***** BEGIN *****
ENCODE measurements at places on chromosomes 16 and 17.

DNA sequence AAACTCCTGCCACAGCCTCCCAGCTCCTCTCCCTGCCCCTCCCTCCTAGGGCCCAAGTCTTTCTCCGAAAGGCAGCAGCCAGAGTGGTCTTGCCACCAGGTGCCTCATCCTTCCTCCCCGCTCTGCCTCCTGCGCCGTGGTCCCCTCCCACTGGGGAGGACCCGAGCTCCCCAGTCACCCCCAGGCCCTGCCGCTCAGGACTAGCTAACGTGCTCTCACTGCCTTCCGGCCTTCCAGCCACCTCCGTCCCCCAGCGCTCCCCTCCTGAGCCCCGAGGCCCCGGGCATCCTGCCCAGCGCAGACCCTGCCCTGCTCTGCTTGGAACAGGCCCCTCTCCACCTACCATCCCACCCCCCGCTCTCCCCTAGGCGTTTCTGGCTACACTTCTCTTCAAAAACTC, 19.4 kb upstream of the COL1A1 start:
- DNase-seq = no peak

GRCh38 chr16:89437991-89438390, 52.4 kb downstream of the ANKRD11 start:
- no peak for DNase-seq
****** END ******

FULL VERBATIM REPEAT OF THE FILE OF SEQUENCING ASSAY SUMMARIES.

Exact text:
ENCODE measurements at places on chromosomes 16 and 17.

DNA sequence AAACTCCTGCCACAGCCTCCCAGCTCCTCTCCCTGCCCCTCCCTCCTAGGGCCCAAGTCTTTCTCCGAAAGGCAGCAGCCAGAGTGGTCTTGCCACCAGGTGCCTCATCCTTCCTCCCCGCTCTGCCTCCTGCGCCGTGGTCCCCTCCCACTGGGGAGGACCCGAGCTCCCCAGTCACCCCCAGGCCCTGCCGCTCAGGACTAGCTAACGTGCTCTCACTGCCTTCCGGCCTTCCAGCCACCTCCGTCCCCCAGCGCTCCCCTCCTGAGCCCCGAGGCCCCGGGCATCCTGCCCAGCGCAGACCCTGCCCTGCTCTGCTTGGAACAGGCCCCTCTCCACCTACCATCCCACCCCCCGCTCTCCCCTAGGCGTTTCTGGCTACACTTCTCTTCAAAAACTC, 19.4 kb upstream of the COL1A1 start:
- DNase-seq = no peak

GRCh38 chr16:89437991-89438390, 52.4 kb downstream of the ANKRD11 start:
- no peak for DNase-seq